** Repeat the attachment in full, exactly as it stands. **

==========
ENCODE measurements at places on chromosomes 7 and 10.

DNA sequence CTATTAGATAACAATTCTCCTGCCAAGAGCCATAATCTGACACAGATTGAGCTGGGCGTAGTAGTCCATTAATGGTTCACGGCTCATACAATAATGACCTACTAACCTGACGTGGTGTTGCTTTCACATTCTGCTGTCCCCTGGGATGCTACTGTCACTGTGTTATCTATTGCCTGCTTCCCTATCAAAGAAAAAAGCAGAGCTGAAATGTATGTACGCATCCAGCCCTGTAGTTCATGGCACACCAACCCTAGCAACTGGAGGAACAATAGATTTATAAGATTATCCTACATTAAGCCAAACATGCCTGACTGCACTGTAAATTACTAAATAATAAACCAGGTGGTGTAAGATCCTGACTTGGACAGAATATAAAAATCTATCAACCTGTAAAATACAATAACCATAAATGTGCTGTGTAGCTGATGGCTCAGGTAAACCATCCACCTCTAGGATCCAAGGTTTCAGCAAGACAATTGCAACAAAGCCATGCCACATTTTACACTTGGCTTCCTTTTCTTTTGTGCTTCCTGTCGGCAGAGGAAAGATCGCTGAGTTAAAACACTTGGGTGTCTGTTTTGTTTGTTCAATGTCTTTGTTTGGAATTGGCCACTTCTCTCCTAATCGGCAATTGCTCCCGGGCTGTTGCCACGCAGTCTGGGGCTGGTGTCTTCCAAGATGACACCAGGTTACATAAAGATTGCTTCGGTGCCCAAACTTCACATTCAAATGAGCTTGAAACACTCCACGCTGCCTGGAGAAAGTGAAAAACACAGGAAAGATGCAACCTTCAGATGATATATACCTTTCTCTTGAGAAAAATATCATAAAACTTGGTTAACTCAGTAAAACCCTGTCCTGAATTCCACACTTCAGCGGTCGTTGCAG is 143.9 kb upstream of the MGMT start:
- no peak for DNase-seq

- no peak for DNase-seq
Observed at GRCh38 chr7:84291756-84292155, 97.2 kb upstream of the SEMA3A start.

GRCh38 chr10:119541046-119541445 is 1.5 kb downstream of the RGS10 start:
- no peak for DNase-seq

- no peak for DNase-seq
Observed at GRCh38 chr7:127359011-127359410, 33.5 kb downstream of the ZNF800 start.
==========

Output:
ENCODE measurements at places on chromosomes 7 and 10.

DNA sequence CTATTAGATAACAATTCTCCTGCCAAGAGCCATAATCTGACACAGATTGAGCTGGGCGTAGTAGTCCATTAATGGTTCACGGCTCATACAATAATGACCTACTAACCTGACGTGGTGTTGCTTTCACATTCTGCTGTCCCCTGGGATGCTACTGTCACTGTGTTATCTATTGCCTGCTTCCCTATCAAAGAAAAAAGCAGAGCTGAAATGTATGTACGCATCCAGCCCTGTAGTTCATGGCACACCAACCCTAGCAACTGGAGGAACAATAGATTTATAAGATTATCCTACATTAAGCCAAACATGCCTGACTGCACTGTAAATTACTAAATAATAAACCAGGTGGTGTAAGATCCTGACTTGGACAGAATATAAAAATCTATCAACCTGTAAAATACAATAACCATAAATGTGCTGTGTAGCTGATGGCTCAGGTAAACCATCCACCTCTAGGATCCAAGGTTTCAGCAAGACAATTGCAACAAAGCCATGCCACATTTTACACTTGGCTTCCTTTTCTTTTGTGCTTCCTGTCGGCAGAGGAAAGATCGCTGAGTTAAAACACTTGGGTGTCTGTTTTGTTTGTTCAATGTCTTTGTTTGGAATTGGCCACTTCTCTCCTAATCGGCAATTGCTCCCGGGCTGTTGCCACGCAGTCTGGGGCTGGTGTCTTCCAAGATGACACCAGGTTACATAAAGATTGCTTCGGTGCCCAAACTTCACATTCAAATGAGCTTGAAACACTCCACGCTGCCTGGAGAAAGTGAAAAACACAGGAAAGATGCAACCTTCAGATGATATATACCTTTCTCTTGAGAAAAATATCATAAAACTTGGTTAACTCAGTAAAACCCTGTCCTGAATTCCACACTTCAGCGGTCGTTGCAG is 143.9 kb upstream of the MGMT start:
- no peak for DNase-seq

- no peak for DNase-seq
Observed at GRCh38 chr7:84291756-84292155, 97.2 kb upstream of the SEMA3A start.

GRCh38 chr10:119541046-119541445 is 1.5 kb downstream of the RGS10 start:
- no peak for DNase-seq

- no peak for DNase-seq
Observed at GRCh38 chr7:127359011-127359410, 33.5 kb downstream of the ZNF800 start.